Do I Have a Personal Injury Case?

Posted by: Aug 16, 2017By Steve Roberts

If you get injured because of someone else’s poor choices, they may owe you compensation. This compensation is for pain, suffering, and financial losses. Unfortunately, insurance companies sometimes pull every trick in the book to convince injured people they don’t have a case. So how do you know if the circumstances in your case lend themselves to a personal injury claim? This post explains the basic elements of a “successful” personal injury case.

Types of Personal Injury Cases

Personal injury cases result from someone injuring another through negligence or intentional actions. Intentional torts occur when someone deliberately hurts another person. Examples include assault, battery, slander, libel, and false imprisonment.

Negligence is the root of most personal injury claims. Common examples of negligence cases are medical malpractice, car accidents, premises liability, product liability, and animal attacks. Every type of personal injury case has specific laws and possible defenses. A skilled personal injury attorney will be able to distinguish a good personal injury case from one that does not meet the legal standard.

Proving Negligence in a Personal Injury Case

A good personal injury case will include proof that the defendant acted negligently and caused injuries. You can prove negligence in a personal injury claim through for basic elements.

  1. The defendant had a duty of care to the plaintiff. Duty of care is the legal responsibility to avoid bringing harm to other people. In most cases, the average adult will have some duty of care to anyone they could harm by their actions. However, developmentally disabled adults do not have the same duty of care as most people.
  2. Defendant breached the duty owed to the plaintiff. Breach of duty of care means the defendant failed to act in a reasonably responsible way.
  3. The breach led to harm. Proving negligence requires more than showing the defendant acted irresponsibly or recklessly. The defendant’s bad behavior must have led to the plaintiff’s injuries.
  4. The plaintiff suffered measurable damages. The plaintiff must be able to demonstrate the nature and extent of her injuries. This includes the financial costs incurred due to the injury.

This is the legal basis for a negligence tort claim. However, different injuries have different laws that can affect the case. How do you know if your situation passes these legal tests? A skilled personal injury attorney can tell you if your injury meets the legal standard for compensation under Colorado law.

Common Personal Injury Claims in Colorado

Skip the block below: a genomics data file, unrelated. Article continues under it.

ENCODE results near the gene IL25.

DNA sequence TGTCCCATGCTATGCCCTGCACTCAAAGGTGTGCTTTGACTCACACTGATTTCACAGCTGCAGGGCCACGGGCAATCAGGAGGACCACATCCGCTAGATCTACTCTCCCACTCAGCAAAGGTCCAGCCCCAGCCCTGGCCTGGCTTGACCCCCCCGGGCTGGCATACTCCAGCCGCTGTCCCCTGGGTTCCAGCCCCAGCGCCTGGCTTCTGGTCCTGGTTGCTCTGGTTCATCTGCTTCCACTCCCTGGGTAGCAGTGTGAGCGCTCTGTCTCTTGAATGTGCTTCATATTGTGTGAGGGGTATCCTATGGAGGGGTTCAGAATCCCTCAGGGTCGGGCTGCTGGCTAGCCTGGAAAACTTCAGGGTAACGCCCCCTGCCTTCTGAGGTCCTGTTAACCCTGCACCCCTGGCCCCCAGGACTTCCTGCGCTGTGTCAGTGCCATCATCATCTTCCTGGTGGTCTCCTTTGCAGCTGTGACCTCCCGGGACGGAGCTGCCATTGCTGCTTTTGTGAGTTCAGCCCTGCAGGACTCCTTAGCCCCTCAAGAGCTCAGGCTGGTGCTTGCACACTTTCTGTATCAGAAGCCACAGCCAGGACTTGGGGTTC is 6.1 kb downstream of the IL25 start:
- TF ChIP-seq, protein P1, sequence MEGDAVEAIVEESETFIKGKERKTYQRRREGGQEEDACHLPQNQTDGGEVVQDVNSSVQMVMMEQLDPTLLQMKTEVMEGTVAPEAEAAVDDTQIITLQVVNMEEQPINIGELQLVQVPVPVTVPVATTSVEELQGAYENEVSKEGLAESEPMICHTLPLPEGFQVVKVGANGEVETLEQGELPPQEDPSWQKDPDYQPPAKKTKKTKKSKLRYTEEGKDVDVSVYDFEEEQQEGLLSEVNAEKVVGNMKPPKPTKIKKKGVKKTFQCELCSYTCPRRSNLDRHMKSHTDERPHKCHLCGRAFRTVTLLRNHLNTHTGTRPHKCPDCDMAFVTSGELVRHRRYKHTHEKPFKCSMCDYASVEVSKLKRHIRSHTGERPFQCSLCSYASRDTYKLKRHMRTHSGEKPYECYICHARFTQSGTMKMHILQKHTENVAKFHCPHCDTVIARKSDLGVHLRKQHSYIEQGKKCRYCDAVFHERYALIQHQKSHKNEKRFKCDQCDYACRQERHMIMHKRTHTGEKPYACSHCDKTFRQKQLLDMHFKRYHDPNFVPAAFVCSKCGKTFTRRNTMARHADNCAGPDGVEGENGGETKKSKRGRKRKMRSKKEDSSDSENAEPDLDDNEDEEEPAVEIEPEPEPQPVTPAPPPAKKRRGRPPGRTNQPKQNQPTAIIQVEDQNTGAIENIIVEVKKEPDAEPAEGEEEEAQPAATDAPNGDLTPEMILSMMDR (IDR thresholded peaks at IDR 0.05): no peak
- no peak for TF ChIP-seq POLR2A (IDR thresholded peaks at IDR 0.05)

We can also look at the kinds of injuries that lead to personal injury awards and settlements. Some of the more common personal injury cases involve:

    Do I have a personal injury case

  • Car accident injuries: If you sustained long-lasting or permanent injuries from a motor vehicle accident caused by another driver, you may have a personal injury claim. Broken bones and injuries to the head, neck, back, and spine are frequently suffered in serious car accidents.
  • Wrongful death: An unexpected death in the family is incredibly difficult. It’s normal to wonder about seeking compensation for those responsible for the death. Wrongful death cases might arise from car accidents, truck accidents, or medical negligence.
  • Premises liability: The most common type of premises liability lawsuit is the “slip and fall.” However, Colorado requires property owners to keep things safe. This is especially true for invited guests. If the owner failed to maintain a safe environment, you may have a personal injury claim.
  • Dog Bites: Dogs are usually fantastic companions, but not always. When you suffer a dog bite, the injuries can be extremely serious. But navigating the liability laws surrounding dog bite cases in Colorado can be difficult.

If you have suffered any of these injuries, it is important to reach out to a personal injury lawyer right away. There is no cost to have your case reviewed by a knowledgeable attorney.

Burden of Proof in a Personal Injury Case

In personal injury cases, the burden of proof is lower than in criminal cases. You will not need to prove the defendant’s negligence “beyond a reasonable doubt.” Instead, the standard of proof for a personal injury case is a “preponderance of the evidence.” This means you showed that the defendant’s negligence was more likely true than untrue.

Statute of Limitations for Personal Injury Cases in Colorado

All tort claims (personal injury cases) in Colorado have a statute of limitations. A statute of limitations is the amount of time you have to bring legal action for a particular claim. Once the statute of limitations has passed, you will be completely barred from seeking recovery for your injuries.

Many personal injury claims carry a statute of limitations of two years. A notable exception is made for injuries resulting from the use of a motor vehicle. These injuries have a statute of limitations of three years, and include car crashes, 18-wheeler collisions, motorcycle accidents, and hit and run cases.

The statute of limitations is one of the biggest reasons why it is so important to speak with an attorney as soon as possible after an accident. Insurance companies may try to delay and extend negotiations past the statute of limitations to preclude you from seeking recovery through the courts.

Injured? Call a Denver CO Personal Injury Lawyer.

You will never know for sure if you have a good case until you speak with an experienced personal injury lawyer. Denver attorney Steve Roberts focuses solely on what he knows best- personal injury law. Contact the Law Office of Steve Roberts, LLC now. We offer no-cost, no-obligation consultation. Call 720-515-7058 today.

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